People who suffer from traumatic brain injury may experience confusion, headache, difficulty concentrating, memory problems, personality changes, and depression. TBIs can be mild or severe and temporary or permanent. These injuries often result from a severe blow to the head or an object penetrating the skull and damaging the brain. The brain is the control center for the body, and impacts on this area will affect various functions. Generally, TBIs are classified as mild, moderate, and severe based on the degree of brain trauma. The severity is determined by three factors: duration of the injury, fluctuation in brain activity before and after injury, and underlying causes such as alcohol or drug use.
Additionally, the effects of a TBI can vary widely from person to person. Due to the complex nature of the brain, there is not one set of symptoms that will occur with all injuries. Some symptoms may be permanent, while others will resolve over time. The most common cause for TBIs is a fall, which may result in head trauma such as bruising or even bleeding inside the skull. Other causes include vehicle accidents, sports injuries, and violence.
What are the Signs and Symptoms of a TBI?
Many symptoms reported by those who have suffered traumatic brain injuries are similar to those that can occur in other head injuries. Many of these symptoms come from the initial impact on the brain, which can cause pressure and damage to nerve endings. This can cause immediate and severe symptoms such as loss of consciousness, trouble walking, or loss of sensation in one or both halves of the body. The brain typically will recover fully, but it may take months to years for more permanent damage to show up. Other symptoms include memory loss, poor concentration, and social withdrawal. Other symptoms may appear suddenly or gradually. It is important to know the warning signs of TBIs and what to do if you have concerns about a friend or loved one who has suffered head trauma.
How Can a TBI Occur?
Traumatic brain injuries are not usually a result of abuse or neglect by an individual. Although this can happen, the cause generally is a sudden trauma, such as an automobile accident in which the head strikes something at the same time as the car. Other causes include sports injuries and violence or physical assault. The human head has a natural ability to protect itself, and this protects against injury. However, a sudden impact on the head can cause damage. The brain is also sensitive to pressure and weight. When pressure is placed on the brain or if the head has too much weight, it can cause damage. For example, when a person falls unconscious and their head hits an object such as a floorboard or wall, it can lead to brain damage due to swelling.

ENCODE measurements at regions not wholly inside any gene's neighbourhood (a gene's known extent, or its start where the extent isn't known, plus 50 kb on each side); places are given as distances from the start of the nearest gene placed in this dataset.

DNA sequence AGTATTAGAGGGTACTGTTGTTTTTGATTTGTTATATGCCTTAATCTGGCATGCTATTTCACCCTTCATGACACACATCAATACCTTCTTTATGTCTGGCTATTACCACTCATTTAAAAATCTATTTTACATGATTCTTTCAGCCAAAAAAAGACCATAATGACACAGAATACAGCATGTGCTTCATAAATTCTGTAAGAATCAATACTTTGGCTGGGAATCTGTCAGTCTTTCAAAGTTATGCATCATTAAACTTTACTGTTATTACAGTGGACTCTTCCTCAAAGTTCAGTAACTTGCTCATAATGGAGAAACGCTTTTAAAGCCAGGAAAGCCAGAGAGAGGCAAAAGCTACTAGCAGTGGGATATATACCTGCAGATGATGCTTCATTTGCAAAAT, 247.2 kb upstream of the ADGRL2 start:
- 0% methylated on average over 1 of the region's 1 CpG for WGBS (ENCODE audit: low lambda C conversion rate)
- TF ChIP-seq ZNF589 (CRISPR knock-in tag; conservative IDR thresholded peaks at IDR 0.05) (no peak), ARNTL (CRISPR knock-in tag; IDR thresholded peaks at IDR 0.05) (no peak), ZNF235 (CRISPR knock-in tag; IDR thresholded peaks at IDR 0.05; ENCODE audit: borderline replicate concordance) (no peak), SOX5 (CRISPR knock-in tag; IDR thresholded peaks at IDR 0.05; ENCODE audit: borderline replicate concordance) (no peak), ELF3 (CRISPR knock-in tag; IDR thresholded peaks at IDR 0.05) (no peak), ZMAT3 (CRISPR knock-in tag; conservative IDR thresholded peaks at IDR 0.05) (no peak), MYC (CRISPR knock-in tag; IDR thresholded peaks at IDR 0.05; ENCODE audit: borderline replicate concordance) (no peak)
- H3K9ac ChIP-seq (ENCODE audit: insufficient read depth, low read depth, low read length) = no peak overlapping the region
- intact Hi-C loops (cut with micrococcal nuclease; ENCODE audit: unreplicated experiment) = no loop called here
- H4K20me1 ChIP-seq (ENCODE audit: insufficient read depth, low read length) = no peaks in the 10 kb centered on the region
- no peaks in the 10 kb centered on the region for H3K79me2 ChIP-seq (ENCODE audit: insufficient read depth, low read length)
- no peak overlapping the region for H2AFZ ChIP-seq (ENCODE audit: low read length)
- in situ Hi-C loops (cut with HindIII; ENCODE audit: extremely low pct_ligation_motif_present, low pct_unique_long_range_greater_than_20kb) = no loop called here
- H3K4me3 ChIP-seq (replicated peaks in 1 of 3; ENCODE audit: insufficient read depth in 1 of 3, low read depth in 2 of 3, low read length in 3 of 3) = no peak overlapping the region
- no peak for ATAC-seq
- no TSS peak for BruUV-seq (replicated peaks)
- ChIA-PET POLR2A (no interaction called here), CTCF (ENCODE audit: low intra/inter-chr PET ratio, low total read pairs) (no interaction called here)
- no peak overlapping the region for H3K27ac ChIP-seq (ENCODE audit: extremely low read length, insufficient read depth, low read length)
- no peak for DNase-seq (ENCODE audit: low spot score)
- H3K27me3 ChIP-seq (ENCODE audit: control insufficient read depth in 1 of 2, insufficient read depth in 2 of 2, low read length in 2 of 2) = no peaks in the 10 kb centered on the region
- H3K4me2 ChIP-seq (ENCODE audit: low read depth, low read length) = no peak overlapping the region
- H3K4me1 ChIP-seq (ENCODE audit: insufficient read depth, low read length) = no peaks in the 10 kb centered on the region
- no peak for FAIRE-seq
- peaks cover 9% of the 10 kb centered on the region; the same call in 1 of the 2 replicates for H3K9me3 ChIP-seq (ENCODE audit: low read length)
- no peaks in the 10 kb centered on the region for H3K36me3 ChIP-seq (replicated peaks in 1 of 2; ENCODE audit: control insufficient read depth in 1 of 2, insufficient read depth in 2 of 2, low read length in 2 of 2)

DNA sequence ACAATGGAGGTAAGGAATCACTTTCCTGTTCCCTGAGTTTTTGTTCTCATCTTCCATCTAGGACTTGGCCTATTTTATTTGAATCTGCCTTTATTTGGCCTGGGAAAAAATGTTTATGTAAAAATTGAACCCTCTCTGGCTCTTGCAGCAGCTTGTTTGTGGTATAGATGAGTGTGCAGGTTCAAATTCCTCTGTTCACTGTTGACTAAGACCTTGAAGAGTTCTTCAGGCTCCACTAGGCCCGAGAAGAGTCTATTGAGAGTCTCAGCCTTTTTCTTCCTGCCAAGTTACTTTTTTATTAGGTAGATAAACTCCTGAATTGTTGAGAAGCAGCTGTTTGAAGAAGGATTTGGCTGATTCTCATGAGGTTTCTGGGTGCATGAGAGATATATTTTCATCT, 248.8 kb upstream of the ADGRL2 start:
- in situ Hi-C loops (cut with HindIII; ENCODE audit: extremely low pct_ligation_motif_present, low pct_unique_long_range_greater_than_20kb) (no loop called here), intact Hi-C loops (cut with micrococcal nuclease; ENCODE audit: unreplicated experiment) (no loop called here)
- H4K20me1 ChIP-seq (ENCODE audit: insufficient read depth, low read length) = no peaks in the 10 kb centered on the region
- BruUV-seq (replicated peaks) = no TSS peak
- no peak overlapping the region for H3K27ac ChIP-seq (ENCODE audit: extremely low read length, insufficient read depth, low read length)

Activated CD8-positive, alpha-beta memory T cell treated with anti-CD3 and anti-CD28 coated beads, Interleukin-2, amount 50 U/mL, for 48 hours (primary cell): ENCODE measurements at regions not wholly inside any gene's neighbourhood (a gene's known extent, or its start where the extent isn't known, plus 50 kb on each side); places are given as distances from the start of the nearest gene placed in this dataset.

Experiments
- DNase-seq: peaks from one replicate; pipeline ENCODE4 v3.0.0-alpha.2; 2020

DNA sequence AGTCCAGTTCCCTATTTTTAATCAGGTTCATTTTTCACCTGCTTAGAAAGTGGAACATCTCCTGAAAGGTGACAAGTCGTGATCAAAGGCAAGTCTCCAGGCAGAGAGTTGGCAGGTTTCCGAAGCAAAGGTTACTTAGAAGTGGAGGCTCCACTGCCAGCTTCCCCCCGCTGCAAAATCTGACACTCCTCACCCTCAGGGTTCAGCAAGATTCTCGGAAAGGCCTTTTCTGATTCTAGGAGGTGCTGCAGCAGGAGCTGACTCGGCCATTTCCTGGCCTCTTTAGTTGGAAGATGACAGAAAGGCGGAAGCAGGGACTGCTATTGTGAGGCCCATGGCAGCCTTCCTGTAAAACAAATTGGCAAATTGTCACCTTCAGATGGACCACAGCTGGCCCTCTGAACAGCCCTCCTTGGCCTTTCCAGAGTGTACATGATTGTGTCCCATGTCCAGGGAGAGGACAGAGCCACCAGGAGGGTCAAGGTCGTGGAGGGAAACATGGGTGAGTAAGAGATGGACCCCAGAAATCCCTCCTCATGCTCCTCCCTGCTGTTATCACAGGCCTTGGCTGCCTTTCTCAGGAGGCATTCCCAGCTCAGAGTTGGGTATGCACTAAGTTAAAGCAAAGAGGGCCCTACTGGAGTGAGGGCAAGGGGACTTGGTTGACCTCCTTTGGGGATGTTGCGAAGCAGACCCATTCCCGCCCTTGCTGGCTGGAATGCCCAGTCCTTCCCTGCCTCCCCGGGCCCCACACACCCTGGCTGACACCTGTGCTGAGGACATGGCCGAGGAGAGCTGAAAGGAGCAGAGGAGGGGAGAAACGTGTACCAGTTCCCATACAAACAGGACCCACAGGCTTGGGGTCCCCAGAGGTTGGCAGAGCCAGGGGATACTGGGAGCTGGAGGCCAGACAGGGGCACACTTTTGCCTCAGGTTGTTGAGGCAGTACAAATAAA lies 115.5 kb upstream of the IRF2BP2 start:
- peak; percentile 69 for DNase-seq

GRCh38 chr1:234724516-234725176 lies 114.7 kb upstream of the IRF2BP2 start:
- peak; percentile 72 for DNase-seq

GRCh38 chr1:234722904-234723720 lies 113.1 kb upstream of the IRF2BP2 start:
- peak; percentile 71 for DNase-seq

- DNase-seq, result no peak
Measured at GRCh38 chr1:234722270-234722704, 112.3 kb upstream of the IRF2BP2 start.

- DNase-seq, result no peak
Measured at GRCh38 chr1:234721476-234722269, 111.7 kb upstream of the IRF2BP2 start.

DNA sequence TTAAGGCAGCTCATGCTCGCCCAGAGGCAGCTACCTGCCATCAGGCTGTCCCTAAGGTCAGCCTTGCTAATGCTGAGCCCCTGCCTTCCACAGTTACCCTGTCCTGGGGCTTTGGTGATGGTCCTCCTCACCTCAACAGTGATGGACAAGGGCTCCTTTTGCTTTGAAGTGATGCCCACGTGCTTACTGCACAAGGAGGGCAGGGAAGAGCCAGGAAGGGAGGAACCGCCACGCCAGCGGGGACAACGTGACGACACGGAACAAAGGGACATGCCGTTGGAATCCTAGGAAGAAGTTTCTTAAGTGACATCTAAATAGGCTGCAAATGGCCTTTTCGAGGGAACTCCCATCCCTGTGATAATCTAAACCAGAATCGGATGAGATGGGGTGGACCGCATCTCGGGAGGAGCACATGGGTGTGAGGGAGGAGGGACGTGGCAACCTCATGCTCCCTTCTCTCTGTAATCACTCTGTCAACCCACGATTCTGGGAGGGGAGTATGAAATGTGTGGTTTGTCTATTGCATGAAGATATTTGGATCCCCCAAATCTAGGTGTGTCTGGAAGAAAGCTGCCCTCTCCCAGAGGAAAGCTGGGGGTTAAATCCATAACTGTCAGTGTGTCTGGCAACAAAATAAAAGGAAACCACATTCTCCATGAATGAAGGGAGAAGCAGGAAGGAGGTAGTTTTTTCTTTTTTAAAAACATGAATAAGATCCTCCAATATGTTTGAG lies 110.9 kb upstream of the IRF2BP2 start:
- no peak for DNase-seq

What is the Difference Between a Primary Injury and a Secondary Injury?
In most cases, brain injuries occur because of a primary injury. This generally means there is some sort of impact to the head or a non-penetrating object, such as a steel ball or piece of wood, that strikes the skull. Car accidents are the most common cause of TBIs, primarily due to human error or not following traffic laws. It is important to note that alcohol and drugs do not lead to lasting brain damage. In some cases, there is a secondary injury that causes more damage to the brain. This may occur because of a lack of oxygen or a blockage in the bloodstream. In other cases, it can be because of an underlying condition such as hypertension or diabetes that already exists in the patient.
How is a TBI Diagnosed?
If you have suffered a head injury, it is important to seek medical attention as soon as possible. Waiting too long can increase the risks of infection or permanent damage. The medical professionals will examine your injuries, perform blood tests and possibly test your reflexes to determine if there is any brain damage from the injury and evaluate the best course of treatment for recovery. Once diagnosed with a TBI, it is important to monitor your condition and come in for regular follow-up visits. Medical professionals will monitor the injury to ensure there are no complications. You may also see a Personal Injury Lawyer for additional support and guidance with your recovery.
A traumatic brain injury is a serious condition that can leave lasting effects on physical and mental health. Identifying changes in memory, attention, and mood can be used as an early warning system to prevent further damage that could result in a more severe condition. If you have suffered brain trauma, it is important to seek medical attention as soon as possible. If you have concerns about a friend or loved one who has suffered head trauma, talk to your doctor about further treatment.